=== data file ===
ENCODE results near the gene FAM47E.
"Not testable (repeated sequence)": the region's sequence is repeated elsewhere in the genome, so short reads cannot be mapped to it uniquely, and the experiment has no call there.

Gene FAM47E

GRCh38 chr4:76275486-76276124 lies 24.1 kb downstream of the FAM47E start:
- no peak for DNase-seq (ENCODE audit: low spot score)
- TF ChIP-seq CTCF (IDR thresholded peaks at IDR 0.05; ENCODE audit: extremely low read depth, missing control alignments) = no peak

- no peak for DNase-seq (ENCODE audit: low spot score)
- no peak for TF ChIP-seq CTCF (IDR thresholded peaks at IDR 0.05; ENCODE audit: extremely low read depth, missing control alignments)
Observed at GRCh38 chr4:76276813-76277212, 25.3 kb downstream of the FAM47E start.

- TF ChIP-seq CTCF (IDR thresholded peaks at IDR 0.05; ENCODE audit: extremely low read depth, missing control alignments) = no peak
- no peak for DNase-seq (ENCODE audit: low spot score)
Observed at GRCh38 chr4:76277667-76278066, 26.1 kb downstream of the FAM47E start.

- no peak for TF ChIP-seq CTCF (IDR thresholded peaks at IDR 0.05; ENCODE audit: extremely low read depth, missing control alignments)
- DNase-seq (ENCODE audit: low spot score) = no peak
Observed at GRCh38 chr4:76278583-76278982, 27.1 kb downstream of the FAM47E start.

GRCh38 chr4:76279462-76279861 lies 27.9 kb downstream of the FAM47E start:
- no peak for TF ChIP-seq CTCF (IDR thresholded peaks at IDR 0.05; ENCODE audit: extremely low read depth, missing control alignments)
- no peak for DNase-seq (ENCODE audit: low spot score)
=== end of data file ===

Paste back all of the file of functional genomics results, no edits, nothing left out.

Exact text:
ENCODE results near the gene FAM47E.
"Not testable (repeated sequence)": the region's sequence is repeated elsewhere in the genome, so short reads cannot be mapped to it uniquely, and the experiment has no call there.

Gene FAM47E

GRCh38 chr4:76275486-76276124 lies 24.1 kb downstream of the FAM47E start:
- no peak for DNase-seq (ENCODE audit: low spot score)
- TF ChIP-seq CTCF (IDR thresholded peaks at IDR 0.05; ENCODE audit: extremely low read depth, missing control alignments) = no peak

- no peak for DNase-seq (ENCODE audit: low spot score)
- no peak for TF ChIP-seq CTCF (IDR thresholded peaks at IDR 0.05; ENCODE audit: extremely low read depth, missing control alignments)
Observed at GRCh38 chr4:76276813-76277212, 25.3 kb downstream of the FAM47E start.

- TF ChIP-seq CTCF (IDR thresholded peaks at IDR 0.05; ENCODE audit: extremely low read depth, missing control alignments) = no peak
- no peak for DNase-seq (ENCODE audit: low spot score)
Observed at GRCh38 chr4:76277667-76278066, 26.1 kb downstream of the FAM47E start.

- no peak for TF ChIP-seq CTCF (IDR thresholded peaks at IDR 0.05; ENCODE audit: extremely low read depth, missing control alignments)
- DNase-seq (ENCODE audit: low spot score) = no peak
Observed at GRCh38 chr4:76278583-76278982, 27.1 kb downstream of the FAM47E start.

GRCh38 chr4:76279462-76279861 lies 27.9 kb downstream of the FAM47E start:
- no peak for TF ChIP-seq CTCF (IDR thresholded peaks at IDR 0.05; ENCODE audit: extremely low read depth, missing control alignments)
- no peak for DNase-seq (ENCODE audit: low spot score)